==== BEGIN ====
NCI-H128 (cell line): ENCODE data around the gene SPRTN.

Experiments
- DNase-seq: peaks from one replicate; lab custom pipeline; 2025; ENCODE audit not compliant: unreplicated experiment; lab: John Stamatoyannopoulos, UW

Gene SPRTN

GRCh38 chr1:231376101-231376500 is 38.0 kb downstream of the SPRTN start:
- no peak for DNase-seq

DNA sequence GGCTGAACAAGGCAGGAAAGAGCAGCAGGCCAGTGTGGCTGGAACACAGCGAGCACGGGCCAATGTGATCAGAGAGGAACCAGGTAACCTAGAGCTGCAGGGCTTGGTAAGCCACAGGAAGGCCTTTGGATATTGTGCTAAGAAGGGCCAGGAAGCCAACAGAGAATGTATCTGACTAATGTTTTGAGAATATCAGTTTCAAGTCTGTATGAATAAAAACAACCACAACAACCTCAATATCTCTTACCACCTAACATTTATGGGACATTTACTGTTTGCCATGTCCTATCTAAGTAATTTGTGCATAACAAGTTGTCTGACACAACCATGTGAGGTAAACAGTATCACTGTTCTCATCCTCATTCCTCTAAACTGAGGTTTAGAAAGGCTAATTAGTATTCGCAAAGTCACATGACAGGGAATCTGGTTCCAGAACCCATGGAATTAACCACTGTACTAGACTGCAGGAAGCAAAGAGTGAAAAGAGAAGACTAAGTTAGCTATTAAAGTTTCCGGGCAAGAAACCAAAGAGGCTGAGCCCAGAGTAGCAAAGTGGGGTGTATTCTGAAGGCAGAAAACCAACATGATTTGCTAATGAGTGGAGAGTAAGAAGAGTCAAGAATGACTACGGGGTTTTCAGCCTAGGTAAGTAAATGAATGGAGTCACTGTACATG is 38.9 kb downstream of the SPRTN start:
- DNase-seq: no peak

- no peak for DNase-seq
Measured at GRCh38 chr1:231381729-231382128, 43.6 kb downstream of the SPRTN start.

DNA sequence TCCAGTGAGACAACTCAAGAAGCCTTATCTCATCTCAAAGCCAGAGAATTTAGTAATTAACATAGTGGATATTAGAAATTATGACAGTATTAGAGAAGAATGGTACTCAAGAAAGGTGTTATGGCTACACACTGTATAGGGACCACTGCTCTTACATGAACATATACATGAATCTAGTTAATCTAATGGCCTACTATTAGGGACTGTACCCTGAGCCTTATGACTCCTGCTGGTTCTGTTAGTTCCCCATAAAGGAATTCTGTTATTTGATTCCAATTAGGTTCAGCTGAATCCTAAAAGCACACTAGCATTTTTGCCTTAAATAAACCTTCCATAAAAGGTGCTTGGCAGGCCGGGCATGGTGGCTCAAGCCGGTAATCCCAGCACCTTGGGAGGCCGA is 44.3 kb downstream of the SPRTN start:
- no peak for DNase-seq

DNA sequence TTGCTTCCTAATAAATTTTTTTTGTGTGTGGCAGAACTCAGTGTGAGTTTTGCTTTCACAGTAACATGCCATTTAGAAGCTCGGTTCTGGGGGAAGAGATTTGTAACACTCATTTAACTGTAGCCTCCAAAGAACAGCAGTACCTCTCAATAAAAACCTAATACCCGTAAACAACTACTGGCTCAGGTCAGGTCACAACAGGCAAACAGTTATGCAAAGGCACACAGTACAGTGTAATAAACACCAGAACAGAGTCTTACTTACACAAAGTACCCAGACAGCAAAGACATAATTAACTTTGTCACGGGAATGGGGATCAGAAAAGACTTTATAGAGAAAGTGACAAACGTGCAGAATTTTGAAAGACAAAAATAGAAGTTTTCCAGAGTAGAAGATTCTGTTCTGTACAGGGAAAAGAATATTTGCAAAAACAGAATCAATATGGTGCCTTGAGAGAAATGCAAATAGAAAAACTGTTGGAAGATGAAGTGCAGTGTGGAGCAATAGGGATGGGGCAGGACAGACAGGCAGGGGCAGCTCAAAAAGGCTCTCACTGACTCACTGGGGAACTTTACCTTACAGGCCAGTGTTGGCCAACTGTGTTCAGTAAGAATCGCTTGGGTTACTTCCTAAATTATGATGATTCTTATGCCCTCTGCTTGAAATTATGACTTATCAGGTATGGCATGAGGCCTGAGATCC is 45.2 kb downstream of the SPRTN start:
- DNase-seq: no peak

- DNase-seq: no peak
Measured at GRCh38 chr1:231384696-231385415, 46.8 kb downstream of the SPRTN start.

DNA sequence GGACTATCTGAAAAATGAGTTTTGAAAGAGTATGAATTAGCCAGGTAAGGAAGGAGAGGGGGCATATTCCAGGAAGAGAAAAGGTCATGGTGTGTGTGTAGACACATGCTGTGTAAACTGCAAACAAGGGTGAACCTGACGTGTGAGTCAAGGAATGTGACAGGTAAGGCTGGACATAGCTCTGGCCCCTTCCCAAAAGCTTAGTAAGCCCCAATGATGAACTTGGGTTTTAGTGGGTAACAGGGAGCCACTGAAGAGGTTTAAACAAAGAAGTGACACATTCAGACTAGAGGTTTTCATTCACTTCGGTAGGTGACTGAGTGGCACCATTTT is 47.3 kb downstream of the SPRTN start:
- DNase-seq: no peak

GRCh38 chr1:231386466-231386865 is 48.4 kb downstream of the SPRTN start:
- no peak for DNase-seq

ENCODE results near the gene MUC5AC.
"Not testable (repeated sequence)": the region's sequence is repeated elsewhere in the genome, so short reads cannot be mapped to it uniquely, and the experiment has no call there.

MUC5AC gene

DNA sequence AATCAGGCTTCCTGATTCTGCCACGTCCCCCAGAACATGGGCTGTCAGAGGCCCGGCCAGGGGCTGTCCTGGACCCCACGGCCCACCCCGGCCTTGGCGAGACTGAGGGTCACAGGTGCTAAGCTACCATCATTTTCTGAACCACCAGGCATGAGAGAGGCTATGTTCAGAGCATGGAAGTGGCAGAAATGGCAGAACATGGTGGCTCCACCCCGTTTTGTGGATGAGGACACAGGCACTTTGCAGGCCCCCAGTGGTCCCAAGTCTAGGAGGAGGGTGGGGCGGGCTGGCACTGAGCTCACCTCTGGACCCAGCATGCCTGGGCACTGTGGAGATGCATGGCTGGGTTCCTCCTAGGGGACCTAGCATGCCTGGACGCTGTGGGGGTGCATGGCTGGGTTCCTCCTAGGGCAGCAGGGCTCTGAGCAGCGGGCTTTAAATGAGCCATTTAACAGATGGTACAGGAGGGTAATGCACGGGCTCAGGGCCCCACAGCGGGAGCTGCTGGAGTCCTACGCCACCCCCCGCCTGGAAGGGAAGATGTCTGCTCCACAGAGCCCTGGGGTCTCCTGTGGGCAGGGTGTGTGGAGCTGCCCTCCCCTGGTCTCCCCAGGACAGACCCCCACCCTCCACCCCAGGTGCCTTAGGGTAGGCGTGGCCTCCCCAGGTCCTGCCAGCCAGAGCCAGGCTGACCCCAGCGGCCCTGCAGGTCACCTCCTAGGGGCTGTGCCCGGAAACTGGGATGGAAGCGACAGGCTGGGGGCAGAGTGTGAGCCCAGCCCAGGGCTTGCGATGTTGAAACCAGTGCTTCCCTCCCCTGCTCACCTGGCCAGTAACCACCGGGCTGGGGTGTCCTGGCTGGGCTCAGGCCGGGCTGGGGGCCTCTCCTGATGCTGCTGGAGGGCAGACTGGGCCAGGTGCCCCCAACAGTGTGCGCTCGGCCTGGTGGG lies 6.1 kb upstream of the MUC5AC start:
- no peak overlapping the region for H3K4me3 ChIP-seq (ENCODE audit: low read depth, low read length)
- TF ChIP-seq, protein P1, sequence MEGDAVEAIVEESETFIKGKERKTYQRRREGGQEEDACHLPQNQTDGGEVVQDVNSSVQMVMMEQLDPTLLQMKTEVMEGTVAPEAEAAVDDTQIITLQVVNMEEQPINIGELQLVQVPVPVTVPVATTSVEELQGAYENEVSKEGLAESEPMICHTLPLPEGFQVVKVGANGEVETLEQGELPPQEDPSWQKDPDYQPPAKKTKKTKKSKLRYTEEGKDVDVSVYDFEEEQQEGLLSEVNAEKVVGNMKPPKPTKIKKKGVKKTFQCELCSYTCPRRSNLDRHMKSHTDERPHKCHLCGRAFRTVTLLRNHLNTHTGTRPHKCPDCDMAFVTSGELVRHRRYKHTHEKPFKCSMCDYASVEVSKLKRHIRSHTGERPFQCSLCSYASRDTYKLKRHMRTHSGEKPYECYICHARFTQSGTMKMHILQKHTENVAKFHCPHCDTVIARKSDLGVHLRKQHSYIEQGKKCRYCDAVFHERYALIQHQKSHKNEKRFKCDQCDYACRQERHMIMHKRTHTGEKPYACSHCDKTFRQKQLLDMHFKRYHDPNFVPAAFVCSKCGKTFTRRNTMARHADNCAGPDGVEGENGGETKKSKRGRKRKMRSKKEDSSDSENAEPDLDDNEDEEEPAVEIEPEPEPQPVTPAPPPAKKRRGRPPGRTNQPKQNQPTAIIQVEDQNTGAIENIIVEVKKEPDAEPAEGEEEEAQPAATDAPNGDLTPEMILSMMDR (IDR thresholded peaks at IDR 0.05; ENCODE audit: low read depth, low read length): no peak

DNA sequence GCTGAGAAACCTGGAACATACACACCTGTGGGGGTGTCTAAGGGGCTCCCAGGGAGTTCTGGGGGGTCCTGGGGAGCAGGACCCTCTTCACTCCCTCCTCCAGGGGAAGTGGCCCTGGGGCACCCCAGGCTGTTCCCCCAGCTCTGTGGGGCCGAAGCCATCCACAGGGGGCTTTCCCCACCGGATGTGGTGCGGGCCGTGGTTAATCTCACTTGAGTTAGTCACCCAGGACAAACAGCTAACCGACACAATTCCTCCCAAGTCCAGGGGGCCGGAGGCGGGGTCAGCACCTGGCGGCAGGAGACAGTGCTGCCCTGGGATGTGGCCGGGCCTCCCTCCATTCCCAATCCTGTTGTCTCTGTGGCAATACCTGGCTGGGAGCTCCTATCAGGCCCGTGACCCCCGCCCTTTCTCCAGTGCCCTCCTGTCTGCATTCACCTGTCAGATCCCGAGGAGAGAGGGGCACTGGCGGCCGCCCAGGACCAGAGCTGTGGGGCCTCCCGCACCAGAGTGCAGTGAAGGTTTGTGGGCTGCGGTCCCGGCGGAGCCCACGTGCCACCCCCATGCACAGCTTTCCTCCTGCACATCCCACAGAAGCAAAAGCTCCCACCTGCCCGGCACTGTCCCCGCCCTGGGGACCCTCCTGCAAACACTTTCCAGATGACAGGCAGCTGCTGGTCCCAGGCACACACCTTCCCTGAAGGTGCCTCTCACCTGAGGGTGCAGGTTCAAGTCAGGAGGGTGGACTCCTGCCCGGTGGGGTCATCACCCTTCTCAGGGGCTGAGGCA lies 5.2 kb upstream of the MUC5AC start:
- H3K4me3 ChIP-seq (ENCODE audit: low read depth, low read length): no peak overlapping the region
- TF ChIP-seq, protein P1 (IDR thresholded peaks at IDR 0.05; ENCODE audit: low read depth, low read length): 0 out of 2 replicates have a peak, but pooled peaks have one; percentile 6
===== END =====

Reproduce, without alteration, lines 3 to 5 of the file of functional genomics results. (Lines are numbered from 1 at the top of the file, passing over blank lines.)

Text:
- DNase-seq: peaks from one replicate; lab custom pipeline; 2025; ENCODE audit not compliant: unreplicated experiment; lab: John Stamatoyannopoulos, UW

Gene SPRTN

GRCh38 chr1:231376101-231376500 is 38.0 kb downstream of the SPRTN start: